I can teach you Yellowbrick analytics! I have never seen a database perform analytics faster than Yellowbrick. Today you are going to smile when you learn about NTile.
NTILE is an analytic function. It divides an ordered data set into a number of buckets indicated by expr and assigns the appropriate bucket number to each row. The buckets are numbered 1 through expr.
I will show you an example of an NTile, and then explain the theory.
NTile functions are used to group the values in an ordered list (ascending or descending) into one of several buckets or NTiles.
For example, if you have 1,000 employees, and each has a different salary, and you did an NTile of 4 (refers to a quantile). The NTile sorts the salaries (i.e., descending), and then places 250 of the top salaries in the first bucket (1). This means that each of these high salary rows has a bucket of one. Then, 250 of the next highest salaries go in the next bucket (2), 250 of the next highest salaries in the next bucket (3), and the lowest 250 salaries in the fourth bucket.
For the NTile function, the buckets are calculated so that each bucket has exactly the same number of rows assigned to it or at most one row more than the others (the exception is that identical value rows are placed in the same bucket). These buckets are referred to as equiheight buckets.
Depending on the number of buckets the NTile result uses the names below:
2 tiles = median
3 tiles = terciles
4 tiles = quartiles
5 tiles = quintiles
6 tiles = sextiles
7 tiles = septiles
8 tiles = octiles
10 tiles = deciles
12 tiles = duodeciles
20 tiles = vigintiles
100 tiles = percentiles
1000 tiles = permilles
The next example shows a NTile using five (quintile), and orders the data in DESC mode. Also, notice the “nulls last” in the ORDER BY statement.
Now, we are going to take the next example even farther by using a NTile of three and adding a partition statement. The partition statement resets the calculation, so each partition groups within their partition.
The next example uses a derived table to pull only the top bucket for each product_id. The example below is using a PARTITION BY statement in a derived table with a WHERE clause to return the rows in the first bucket for each product_id. We want to see the highest daily_sales values for each product_id.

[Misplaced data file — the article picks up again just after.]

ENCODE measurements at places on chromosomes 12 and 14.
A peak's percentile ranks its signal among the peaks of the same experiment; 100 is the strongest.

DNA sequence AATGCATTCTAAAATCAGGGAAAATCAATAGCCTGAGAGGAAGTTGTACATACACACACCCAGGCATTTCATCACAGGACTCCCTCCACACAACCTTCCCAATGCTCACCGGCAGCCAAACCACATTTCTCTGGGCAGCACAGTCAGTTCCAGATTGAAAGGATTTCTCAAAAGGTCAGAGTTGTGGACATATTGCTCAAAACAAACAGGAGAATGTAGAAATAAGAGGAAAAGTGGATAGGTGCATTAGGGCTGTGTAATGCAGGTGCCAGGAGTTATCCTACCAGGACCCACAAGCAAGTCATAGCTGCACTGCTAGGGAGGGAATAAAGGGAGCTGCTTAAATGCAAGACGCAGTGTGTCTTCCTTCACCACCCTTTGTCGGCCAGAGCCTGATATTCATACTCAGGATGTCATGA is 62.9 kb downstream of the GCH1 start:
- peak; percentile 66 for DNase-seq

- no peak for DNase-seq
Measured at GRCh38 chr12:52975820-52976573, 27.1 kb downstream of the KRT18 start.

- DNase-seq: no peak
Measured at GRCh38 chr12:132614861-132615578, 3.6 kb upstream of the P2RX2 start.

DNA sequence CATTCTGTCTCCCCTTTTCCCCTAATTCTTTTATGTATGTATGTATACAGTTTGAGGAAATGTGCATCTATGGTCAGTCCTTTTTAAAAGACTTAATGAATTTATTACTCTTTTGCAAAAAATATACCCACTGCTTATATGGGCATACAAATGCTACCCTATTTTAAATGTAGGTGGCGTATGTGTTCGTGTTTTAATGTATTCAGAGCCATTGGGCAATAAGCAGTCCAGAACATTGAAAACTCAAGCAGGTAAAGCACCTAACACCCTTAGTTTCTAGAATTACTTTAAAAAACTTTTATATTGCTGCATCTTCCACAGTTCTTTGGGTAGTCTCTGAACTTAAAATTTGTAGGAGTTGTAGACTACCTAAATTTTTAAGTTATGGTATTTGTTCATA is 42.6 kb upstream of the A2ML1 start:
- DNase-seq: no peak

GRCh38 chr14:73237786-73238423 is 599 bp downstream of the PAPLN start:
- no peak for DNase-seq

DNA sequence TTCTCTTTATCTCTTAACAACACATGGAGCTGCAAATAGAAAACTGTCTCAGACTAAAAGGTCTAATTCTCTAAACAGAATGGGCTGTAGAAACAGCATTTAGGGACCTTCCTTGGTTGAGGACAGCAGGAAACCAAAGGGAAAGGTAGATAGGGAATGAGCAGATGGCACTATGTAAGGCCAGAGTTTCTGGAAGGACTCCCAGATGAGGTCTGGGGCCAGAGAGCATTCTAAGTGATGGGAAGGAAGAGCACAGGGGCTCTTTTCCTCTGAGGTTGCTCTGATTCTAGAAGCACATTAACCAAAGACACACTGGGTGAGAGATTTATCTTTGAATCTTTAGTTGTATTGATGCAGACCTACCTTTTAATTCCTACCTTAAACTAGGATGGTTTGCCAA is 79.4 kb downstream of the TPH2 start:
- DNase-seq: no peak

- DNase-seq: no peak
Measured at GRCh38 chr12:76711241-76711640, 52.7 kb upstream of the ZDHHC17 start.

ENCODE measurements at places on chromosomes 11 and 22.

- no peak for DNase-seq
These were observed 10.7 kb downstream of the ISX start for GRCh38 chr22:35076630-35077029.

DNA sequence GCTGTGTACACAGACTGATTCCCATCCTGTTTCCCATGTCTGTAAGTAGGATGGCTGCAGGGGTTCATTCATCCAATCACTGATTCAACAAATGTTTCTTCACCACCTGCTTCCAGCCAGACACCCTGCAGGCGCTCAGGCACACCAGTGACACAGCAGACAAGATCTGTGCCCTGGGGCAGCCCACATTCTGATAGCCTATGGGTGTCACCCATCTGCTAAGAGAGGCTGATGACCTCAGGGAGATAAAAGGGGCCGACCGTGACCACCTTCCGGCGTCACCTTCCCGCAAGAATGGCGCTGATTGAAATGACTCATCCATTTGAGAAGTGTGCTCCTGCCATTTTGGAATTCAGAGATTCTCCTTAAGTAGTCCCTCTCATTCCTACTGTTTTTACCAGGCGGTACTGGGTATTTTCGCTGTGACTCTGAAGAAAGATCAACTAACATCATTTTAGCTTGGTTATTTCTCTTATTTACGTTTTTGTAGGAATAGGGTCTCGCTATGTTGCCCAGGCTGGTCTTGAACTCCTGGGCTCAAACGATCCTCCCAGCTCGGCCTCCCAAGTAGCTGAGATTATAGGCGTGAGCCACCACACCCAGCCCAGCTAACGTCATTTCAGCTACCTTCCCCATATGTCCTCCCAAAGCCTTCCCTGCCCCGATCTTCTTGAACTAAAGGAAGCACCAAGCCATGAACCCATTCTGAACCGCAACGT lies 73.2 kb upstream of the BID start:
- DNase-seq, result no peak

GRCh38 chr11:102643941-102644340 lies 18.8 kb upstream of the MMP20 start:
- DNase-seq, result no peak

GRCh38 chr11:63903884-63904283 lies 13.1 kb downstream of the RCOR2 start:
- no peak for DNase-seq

If you want to move data from any system to Yellowbrick, you should use the Nexus and NexusCore Server for the data movement. You can move these systems to Yellowbrick:
- SQL Server
- Azure SQL Data Warehouse
How do companies use the Nexus Server? Some use the Nexus Server to migrate their legacy databases to the cloud. Thousands of tables can move by merely using the Nexus Pro to choose your source system, database, and tables and then choose your target system, database, and schema. When you press “Schedule on Server,” the users’ credentials and the load scripts are sent to the Nexus Server, and the load utilities initiate.
Many companies use the Nexus Server to move single tables into the user’s sandbox, while many utilize the Nexus Super Join builder to join data across platforms. User’s point-and-click on the Nexus Pro system tree to join tables across any cloud or on-premises database, and the Nexus Server moves the data to a common platform where it performs the join.
If you want to move data to Yellowbrick or you want to use the most fantastic query tool known to humankind, then use the Nexus. Download your free Nexus trial at www.CoffingDW.com.
Watch the video of the Nexus moving data to Yellowbrick and all other systems.
I hope you enjoyed today’s Yellowbrick analytic lesson. See you next week.
Yellowbrick – The only modern data warehouse for hybrid cloud
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Tom Coffing, better known as Tera-Tom, is the founder of Coffing Data Warehousing where he has been CEO for the past 25 years. Tom has written over 75 books on all aspects of Teradata, Netezza, Yellowbrick, Snowflake, Redshift, Aurora, Vertica, SQL Server, and Greenplum. Tom has taught over 1,000 classes worldwide, and he is the designer of the Nexus Product Line.